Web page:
Meaningful Business (MB:) Please tell us a bit about your background.
Mohamed Dhaouafi (MD:) I hold an Electronics Engineering degree from Ecole Nationale d’Ingénieurs de Sousse and a master’s degree in Management of NGOs from Tunis Business School.
I co-founded and managed Zeta Hub, a student incubator and capacity building centre, at IHE university group in Tunisia for a year, then launched my startup, Cure Bionics, which specialises in developing advanced 3D-printed bionic arms for amputees. I also co-founded Agaruw, a brand and an online marketplace for eco friendly fashion and furniture.
MB: Please introduce your business and the problems you’re trying to solve.
MD: Globally, there are more than 30 million people with limb differences.
Sadly, only 5% of them have access to prosthetics, 75% of them are not satisfied with what they have and about 40% of the new amputees reject prosthetics for different reasons, such as expensive cost, long manufacturing time, weight, complexity of control, design etc. As a result, 95% of children with disabilities never complete primary school, and about 90% of people with disabilities in developing countries are unemployed.
I founded Cure Bionics with a mission to democratise access to bionic prosthetics in an affordable and scalable way. In fact, Cure Bionics develops bionic arms that enhance the human body with multi-grip functionality and empowering aesthetics for below elbow amputee adults and children aged 8 and above, with the aim to make it more accessible and cool-to-wear.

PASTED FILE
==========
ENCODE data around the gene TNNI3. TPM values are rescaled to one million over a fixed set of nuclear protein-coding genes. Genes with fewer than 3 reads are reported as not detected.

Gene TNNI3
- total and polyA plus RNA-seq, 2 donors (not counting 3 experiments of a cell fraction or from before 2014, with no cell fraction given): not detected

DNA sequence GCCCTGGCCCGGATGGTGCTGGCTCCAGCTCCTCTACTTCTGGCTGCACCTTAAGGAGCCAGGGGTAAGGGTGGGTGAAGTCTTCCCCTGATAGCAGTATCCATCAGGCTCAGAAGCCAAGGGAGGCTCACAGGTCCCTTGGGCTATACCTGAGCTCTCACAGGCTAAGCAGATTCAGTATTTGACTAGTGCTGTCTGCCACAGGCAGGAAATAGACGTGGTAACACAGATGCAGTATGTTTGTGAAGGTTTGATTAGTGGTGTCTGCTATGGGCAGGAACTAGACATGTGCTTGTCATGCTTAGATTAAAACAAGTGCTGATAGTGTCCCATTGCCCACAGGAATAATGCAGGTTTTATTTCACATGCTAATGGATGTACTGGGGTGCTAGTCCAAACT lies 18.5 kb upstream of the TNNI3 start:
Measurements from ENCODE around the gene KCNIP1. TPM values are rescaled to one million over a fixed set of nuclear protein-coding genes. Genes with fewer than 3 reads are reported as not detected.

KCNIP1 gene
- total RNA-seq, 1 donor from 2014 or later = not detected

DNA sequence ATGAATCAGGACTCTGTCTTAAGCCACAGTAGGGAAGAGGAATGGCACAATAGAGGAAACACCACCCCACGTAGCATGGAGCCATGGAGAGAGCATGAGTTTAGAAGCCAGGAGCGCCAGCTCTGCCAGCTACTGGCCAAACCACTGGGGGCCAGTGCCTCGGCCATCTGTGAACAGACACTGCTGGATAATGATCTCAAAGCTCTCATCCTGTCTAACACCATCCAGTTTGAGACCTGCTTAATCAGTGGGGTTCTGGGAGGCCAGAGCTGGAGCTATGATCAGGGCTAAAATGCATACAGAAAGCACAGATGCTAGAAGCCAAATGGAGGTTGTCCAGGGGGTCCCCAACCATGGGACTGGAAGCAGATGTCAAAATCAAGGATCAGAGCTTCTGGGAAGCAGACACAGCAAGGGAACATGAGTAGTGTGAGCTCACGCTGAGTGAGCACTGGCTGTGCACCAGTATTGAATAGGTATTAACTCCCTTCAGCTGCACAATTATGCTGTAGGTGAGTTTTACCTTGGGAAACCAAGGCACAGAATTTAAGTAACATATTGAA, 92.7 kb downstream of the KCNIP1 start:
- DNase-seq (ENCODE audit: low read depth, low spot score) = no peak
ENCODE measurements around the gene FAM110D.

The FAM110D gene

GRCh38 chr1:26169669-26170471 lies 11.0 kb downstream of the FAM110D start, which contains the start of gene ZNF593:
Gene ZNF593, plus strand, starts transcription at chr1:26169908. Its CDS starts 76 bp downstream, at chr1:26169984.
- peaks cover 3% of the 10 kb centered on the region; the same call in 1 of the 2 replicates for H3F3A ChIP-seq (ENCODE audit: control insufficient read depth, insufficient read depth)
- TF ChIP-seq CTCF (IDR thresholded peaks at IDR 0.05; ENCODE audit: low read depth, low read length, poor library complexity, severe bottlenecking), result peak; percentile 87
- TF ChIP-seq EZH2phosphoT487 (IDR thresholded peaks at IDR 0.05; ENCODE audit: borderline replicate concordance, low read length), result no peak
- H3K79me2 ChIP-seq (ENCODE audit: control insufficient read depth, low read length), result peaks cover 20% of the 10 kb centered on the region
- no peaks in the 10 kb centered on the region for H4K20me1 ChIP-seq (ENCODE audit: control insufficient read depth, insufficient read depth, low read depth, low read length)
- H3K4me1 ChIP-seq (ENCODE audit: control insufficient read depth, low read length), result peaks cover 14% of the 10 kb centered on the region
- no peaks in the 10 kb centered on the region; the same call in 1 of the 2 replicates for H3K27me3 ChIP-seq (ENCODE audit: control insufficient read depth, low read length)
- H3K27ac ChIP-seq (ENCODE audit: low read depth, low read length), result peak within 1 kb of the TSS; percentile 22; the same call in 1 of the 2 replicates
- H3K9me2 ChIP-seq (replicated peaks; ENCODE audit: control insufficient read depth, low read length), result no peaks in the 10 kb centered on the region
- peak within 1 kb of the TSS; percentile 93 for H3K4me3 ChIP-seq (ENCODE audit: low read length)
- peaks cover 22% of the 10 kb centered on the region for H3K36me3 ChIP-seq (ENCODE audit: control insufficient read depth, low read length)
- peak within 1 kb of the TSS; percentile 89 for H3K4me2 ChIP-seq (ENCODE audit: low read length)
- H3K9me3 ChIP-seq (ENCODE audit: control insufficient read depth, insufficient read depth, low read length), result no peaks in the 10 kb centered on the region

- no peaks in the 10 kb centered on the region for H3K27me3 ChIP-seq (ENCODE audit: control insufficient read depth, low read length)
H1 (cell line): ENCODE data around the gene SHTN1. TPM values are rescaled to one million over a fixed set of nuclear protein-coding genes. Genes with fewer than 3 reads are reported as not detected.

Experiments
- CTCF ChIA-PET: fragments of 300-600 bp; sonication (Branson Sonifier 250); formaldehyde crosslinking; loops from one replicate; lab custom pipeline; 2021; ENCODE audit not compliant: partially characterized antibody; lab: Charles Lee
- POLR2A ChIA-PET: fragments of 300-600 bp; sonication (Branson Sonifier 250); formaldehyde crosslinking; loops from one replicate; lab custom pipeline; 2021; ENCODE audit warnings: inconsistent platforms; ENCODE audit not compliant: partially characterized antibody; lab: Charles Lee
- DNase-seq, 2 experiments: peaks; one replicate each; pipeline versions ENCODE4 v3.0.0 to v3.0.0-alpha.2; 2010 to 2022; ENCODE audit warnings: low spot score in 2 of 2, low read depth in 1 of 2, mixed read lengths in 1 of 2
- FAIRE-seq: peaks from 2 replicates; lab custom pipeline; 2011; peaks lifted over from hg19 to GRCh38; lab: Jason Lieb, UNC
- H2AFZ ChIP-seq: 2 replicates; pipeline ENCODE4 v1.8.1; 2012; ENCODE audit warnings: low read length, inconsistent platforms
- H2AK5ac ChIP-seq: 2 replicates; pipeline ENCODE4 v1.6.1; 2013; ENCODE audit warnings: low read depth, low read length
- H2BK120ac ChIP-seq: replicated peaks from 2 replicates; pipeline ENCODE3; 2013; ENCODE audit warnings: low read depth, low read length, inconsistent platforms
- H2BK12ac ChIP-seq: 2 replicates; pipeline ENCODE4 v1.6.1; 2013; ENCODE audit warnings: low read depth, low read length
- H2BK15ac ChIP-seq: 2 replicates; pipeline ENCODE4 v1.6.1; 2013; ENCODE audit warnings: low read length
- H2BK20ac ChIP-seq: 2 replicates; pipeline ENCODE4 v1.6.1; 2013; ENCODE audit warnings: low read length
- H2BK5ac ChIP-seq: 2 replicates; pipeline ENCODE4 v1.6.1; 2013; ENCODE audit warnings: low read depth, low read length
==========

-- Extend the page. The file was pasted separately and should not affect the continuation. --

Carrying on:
In addition to that, we can produce and ship a prosthetic arm in less than seven days thanks to our cloud-based software that uses distributed 3D scanning stations. We also have immersive and gamified training solutions.
MB: What is your biggest challenge right now and what support do you need?
MD: We are in the process of applying for regulatory approvals and quality certifications. We are also hiring new talent and upgrading our labs and equipment. For that, we need additional funding. Moreover, we need support with strategy and marketing/branding. We also need support with logistics and supply chain.
MB: What is your ambition for the future of your business?
MD: We want Cure Bionics to become the world largest, most loved and most recommended prosthetic brand. We want to be able to deliver prosthetic arms in less time and to impact the lives of 100,000 amputees in the next 5 years.
The Cure Bionics team
MB: What is your advice to other leaders who want to combine profit and purpose?
MD: Have a long-term objective if you really want to solve a real problem and never give up or feel bad about all the ups and downs because it’s part of the process. You will end up either achieving your goals and impacting the life of others, or by learning how to be a better version of yourself.
MB – Tell us a mistake you’ve learned from:
MD – Not firing in the right time and not hiring in the right time. Hire fast, fire faster.
MB – How do you spend your time away from work?
MD – Play video games, watch movies, workout, spend time with family and friends and travel.
MB – What’s the best piece of advice you’ve ever received?
MD – In order to succeed in your business, get a good lawyer, a good accountant and a good tax expert.
MB – What is the one book everyone should read?
MD – “Start With Why” by Simon Sinek.
MB – What is something you wish you were better at?
AH – Financials, as my background is mostly in engineering.
MB – What’s one thing you want to achieve in 2022?
MD – Launching the public version of our product and raising our seed round.
Discover the other leaders recognised on the 2021 MB100, for their work combining profit and purpose to help achieve the United Nations Global Goals, here.